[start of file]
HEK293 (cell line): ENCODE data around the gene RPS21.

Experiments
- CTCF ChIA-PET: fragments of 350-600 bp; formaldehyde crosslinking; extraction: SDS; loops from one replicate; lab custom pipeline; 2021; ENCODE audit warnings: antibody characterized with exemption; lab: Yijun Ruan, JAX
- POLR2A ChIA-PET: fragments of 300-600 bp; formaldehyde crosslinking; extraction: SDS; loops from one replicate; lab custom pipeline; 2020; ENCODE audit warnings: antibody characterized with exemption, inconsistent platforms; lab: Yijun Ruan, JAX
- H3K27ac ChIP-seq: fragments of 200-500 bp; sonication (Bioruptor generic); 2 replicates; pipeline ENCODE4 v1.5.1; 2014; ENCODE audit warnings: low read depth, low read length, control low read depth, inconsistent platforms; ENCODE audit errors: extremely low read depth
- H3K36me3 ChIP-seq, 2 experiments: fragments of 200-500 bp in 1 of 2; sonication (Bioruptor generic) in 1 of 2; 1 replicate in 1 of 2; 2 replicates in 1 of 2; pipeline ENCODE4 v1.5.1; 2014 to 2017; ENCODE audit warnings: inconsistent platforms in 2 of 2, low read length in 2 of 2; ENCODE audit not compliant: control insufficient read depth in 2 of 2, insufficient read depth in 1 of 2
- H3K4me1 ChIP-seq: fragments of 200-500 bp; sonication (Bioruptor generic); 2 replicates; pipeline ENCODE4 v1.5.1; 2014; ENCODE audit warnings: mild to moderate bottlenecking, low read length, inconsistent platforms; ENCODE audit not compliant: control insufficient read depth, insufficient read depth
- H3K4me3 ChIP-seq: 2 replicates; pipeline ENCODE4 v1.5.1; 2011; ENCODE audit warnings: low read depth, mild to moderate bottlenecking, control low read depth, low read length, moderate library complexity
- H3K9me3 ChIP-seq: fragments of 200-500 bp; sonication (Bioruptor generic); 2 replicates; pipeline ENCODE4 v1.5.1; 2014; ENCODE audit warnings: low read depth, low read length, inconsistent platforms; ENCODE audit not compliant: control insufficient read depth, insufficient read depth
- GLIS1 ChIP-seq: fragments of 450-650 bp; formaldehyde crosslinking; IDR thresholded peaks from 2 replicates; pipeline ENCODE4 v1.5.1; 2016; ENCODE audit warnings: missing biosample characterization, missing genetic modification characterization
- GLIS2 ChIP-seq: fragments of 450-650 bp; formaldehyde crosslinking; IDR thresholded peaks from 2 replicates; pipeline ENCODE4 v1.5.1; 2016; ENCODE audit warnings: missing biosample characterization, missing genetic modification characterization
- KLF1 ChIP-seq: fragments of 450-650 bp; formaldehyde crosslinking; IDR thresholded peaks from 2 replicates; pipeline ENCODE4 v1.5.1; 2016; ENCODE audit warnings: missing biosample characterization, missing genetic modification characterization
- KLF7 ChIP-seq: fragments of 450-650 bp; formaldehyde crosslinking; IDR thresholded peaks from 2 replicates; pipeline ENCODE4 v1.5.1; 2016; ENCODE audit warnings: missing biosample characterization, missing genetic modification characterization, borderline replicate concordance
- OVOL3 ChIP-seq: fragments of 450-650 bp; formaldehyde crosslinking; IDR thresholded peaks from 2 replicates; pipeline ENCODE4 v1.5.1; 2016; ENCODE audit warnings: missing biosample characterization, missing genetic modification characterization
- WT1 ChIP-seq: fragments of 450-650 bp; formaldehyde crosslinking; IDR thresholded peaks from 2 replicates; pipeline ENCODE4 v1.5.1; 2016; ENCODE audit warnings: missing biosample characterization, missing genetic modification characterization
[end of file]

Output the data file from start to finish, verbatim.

HEK293 (cell line): ENCODE data around the gene RPS21.

Experiments
- CTCF ChIA-PET: fragments of 350-600 bp; formaldehyde crosslinking; extraction: SDS; loops from one replicate; lab custom pipeline; 2021; ENCODE audit warnings: antibody characterized with exemption; lab: Yijun Ruan, JAX
- POLR2A ChIA-PET: fragments of 300-600 bp; formaldehyde crosslinking; extraction: SDS; loops from one replicate; lab custom pipeline; 2020; ENCODE audit warnings: antibody characterized with exemption, inconsistent platforms; lab: Yijun Ruan, JAX
- H3K27ac ChIP-seq: fragments of 200-500 bp; sonication (Bioruptor generic); 2 replicates; pipeline ENCODE4 v1.5.1; 2014; ENCODE audit warnings: low read depth, low read length, control low read depth, inconsistent platforms; ENCODE audit errors: extremely low read depth
- H3K36me3 ChIP-seq, 2 experiments: fragments of 200-500 bp in 1 of 2; sonication (Bioruptor generic) in 1 of 2; 1 replicate in 1 of 2; 2 replicates in 1 of 2; pipeline ENCODE4 v1.5.1; 2014 to 2017; ENCODE audit warnings: inconsistent platforms in 2 of 2, low read length in 2 of 2; ENCODE audit not compliant: control insufficient read depth in 2 of 2, insufficient read depth in 1 of 2
- H3K4me1 ChIP-seq: fragments of 200-500 bp; sonication (Bioruptor generic); 2 replicates; pipeline ENCODE4 v1.5.1; 2014; ENCODE audit warnings: mild to moderate bottlenecking, low read length, inconsistent platforms; ENCODE audit not compliant: control insufficient read depth, insufficient read depth
- H3K4me3 ChIP-seq: 2 replicates; pipeline ENCODE4 v1.5.1; 2011; ENCODE audit warnings: low read depth, mild to moderate bottlenecking, control low read depth, low read length, moderate library complexity
- H3K9me3 ChIP-seq: fragments of 200-500 bp; sonication (Bioruptor generic); 2 replicates; pipeline ENCODE4 v1.5.1; 2014; ENCODE audit warnings: low read depth, low read length, inconsistent platforms; ENCODE audit not compliant: control insufficient read depth, insufficient read depth
- GLIS1 ChIP-seq: fragments of 450-650 bp; formaldehyde crosslinking; IDR thresholded peaks from 2 replicates; pipeline ENCODE4 v1.5.1; 2016; ENCODE audit warnings: missing biosample characterization, missing genetic modification characterization
- GLIS2 ChIP-seq: fragments of 450-650 bp; formaldehyde crosslinking; IDR thresholded peaks from 2 replicates; pipeline ENCODE4 v1.5.1; 2016; ENCODE audit warnings: missing biosample characterization, missing genetic modification characterization
- KLF1 ChIP-seq: fragments of 450-650 bp; formaldehyde crosslinking; IDR thresholded peaks from 2 replicates; pipeline ENCODE4 v1.5.1; 2016; ENCODE audit warnings: missing biosample characterization, missing genetic modification characterization
- KLF7 ChIP-seq: fragments of 450-650 bp; formaldehyde crosslinking; IDR thresholded peaks from 2 replicates; pipeline ENCODE4 v1.5.1; 2016; ENCODE audit warnings: missing biosample characterization, missing genetic modification characterization, borderline replicate concordance
- OVOL3 ChIP-seq: fragments of 450-650 bp; formaldehyde crosslinking; IDR thresholded peaks from 2 replicates; pipeline ENCODE4 v1.5.1; 2016; ENCODE audit warnings: missing biosample characterization, missing genetic modification characterization
- WT1 ChIP-seq: fragments of 450-650 bp; formaldehyde crosslinking; IDR thresholded peaks from 2 replicates; pipeline ENCODE4 v1.5.1; 2016; ENCODE audit warnings: missing biosample characterization, missing genetic modification characterization